Many of you have experienced loss over the past year. This post is for you.
Are you a caregiver? This post is for you too.
Last week we had the privilege of speaking before a group of widows, widowers, and caregivers as part of a series of practical living classes. Our topic was spring lawn and garden. Today we want to share a few key thoughts from our talk.
I remember seeing the movie, “Gone With the Wind,” for the first time as a young teenager. One memorable quote from the movie was this:
“Do you mean to tell me, Katie Scarlett O’Hara, that Tara, that land
doesn’t mean anything to you? Why, land is the only thing in the world
worth workin’ for, worth fightin’ for, worth dyin’ for, because it’s the
only thing that lasts.”
At that point in life, I didn’t fully understand it, but even then I recognized it as a profound statement.
Did you know that ancient physicians suggested walks in gardens for patients who were troubled? Or that America’s famous Dr. Benjamin Rush noted, “Digging in the soil has a curative effect on troubled souls?” You probably have some idea now where this talk is going.
In her book, The Heartfelt Garden, Sarah Wint writes, “Being connected with nature makes you accept the inescapable cycle of life and death and realize it’s not personal. And slowly you come to live happily with the rhythm.” “With gardening, there is always next year. There is always hope.”
Hank Bruce writes about healing in the garden too. “Active or passive use of a garden setting can reduce depression and need for anti-depressive medications, lower levels of anger and frustration and promotes engagement. The healing that can happen here can be physical, mental, emotional, and spiritual. These four aspects that define who we are cannot effectively be treated separately.” (http://horttherapywithhankbruce.weebly.com/healing-in-the-garden.html)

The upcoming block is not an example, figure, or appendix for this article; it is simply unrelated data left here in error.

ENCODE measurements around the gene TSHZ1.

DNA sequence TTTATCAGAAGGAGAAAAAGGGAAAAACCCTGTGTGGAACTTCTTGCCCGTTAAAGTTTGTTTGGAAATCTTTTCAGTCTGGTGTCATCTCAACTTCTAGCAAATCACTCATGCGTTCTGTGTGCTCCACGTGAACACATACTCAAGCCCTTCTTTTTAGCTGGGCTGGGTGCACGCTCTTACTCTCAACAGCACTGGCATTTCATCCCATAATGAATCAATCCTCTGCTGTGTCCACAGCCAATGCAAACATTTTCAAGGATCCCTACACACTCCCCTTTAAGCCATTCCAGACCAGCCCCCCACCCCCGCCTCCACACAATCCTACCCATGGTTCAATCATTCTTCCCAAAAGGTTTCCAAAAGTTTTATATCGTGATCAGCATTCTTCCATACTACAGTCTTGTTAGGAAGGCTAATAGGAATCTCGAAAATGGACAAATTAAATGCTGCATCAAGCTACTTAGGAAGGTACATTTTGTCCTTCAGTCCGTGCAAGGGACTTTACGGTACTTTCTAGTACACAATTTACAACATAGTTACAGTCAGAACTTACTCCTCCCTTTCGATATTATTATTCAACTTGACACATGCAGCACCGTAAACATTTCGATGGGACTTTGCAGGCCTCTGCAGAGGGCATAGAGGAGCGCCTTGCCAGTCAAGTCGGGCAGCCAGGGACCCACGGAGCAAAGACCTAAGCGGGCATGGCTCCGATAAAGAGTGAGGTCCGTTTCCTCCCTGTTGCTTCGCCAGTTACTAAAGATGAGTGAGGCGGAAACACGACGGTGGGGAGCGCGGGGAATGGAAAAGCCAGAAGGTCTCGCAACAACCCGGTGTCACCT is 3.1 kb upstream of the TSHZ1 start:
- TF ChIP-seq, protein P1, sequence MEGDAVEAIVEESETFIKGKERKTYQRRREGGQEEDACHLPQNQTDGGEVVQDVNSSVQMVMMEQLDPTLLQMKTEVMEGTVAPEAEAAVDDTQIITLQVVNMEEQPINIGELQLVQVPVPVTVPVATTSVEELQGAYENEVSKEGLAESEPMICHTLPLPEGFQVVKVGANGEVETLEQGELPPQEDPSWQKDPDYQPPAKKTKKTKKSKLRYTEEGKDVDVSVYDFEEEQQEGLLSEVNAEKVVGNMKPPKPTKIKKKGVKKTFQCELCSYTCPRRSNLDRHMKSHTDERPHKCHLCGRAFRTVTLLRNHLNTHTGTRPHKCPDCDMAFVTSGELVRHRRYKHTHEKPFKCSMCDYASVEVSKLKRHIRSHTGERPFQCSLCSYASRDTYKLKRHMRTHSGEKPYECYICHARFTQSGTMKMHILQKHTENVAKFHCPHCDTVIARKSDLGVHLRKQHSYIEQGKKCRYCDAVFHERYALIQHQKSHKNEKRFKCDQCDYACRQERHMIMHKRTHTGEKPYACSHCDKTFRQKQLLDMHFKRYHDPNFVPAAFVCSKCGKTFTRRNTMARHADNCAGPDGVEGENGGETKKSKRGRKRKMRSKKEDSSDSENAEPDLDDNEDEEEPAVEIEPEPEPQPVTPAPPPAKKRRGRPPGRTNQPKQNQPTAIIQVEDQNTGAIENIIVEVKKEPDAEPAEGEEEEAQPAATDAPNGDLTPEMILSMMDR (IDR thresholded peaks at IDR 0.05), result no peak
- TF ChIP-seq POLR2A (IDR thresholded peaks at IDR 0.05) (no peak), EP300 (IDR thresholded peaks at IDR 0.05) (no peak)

There’s just something about being in nature that brings measures of healing to those who are hurting.
It is spring. Go outside. Spend a day at a park. Feel the wind in your hair. Feel the warmth of the sun. Smell the fresh earthy smell after a spring rain. See the colors in the sky, all the spring trees, trees & bulbs blooming. Run your hands through the grass. In nature, we can each find a sense of place and a renewed sense of purpose, which can be a huge source of comfort and joy. Connect with the land.
“Everything that slows us down and forces patience, everything that sets us back into the slow circles of nature, is a help. Gardening is an instrument of grace.” May Sarton, American poet (1912 –1995)